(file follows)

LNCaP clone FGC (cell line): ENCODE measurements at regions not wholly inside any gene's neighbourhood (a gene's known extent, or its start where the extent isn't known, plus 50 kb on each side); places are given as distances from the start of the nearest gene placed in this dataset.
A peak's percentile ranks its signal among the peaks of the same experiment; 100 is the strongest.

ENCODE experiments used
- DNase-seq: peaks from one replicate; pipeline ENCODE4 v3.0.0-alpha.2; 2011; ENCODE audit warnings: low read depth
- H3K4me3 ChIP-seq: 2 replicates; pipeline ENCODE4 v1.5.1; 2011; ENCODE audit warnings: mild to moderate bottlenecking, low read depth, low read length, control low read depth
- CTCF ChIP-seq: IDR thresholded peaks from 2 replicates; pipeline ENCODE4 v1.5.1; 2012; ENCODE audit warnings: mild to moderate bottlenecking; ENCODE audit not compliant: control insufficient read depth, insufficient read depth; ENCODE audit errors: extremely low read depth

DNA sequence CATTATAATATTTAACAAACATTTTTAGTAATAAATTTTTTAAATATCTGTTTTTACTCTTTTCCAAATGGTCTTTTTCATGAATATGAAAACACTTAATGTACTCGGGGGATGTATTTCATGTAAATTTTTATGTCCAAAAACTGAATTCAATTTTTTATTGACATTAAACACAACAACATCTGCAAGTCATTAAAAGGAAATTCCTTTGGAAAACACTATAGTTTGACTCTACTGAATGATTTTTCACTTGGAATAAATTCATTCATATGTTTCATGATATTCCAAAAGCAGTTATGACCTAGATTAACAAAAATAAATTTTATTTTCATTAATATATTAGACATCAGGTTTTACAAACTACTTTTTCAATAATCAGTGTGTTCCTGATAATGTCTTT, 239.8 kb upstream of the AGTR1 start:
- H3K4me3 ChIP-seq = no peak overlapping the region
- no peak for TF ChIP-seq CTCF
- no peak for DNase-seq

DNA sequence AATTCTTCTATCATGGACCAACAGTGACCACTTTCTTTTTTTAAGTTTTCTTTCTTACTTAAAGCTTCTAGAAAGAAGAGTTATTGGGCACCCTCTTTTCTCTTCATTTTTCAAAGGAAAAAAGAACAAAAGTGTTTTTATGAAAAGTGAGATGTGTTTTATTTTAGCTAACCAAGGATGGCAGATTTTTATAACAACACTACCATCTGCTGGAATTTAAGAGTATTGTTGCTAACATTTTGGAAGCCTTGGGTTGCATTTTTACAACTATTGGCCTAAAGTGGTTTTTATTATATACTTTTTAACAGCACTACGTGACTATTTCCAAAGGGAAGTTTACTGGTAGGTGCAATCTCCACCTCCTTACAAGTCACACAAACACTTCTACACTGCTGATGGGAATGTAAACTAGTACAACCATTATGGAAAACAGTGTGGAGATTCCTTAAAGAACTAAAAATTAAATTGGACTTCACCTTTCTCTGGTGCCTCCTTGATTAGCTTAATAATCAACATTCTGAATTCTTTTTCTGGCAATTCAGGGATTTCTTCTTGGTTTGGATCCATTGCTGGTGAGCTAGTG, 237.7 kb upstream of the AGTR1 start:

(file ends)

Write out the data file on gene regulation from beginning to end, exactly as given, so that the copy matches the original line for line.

LNCaP clone FGC (cell line): ENCODE measurements at regions not wholly inside any gene's neighbourhood (a gene's known extent, or its start where the extent isn't known, plus 50 kb on each side); places are given as distances from the start of the nearest gene placed in this dataset.
A peak's percentile ranks its signal among the peaks of the same experiment; 100 is the strongest.

ENCODE experiments used
- DNase-seq: peaks from one replicate; pipeline ENCODE4 v3.0.0-alpha.2; 2011; ENCODE audit warnings: low read depth
- H3K4me3 ChIP-seq: 2 replicates; pipeline ENCODE4 v1.5.1; 2011; ENCODE audit warnings: mild to moderate bottlenecking, low read depth, low read length, control low read depth
- CTCF ChIP-seq: IDR thresholded peaks from 2 replicates; pipeline ENCODE4 v1.5.1; 2012; ENCODE audit warnings: mild to moderate bottlenecking; ENCODE audit not compliant: control insufficient read depth, insufficient read depth; ENCODE audit errors: extremely low read depth

DNA sequence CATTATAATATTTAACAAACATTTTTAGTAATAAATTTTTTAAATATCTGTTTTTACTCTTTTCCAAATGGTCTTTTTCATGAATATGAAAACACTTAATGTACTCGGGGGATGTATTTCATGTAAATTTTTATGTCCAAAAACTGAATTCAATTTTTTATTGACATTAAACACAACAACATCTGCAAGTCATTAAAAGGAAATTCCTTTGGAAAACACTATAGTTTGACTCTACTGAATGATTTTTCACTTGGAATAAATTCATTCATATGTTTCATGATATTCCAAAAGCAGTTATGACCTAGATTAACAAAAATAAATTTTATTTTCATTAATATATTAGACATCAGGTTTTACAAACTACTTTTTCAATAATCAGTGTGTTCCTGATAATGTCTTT, 239.8 kb upstream of the AGTR1 start:
- H3K4me3 ChIP-seq = no peak overlapping the region
- no peak for TF ChIP-seq CTCF
- no peak for DNase-seq

DNA sequence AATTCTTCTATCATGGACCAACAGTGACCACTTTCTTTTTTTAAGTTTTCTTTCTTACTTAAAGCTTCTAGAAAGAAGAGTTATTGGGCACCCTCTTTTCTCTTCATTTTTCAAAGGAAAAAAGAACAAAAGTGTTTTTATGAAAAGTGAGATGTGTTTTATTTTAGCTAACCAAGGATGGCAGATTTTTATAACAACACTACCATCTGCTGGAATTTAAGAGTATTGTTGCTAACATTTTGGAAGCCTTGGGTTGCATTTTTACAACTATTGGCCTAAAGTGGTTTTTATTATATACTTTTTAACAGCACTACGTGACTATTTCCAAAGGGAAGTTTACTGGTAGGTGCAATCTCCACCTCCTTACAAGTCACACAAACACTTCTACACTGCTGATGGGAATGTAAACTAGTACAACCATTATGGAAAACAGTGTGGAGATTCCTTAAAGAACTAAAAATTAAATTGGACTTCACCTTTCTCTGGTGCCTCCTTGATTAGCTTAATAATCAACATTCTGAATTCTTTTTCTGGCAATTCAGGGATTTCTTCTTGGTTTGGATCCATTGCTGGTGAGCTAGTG, 237.7 kb upstream of the AGTR1 start: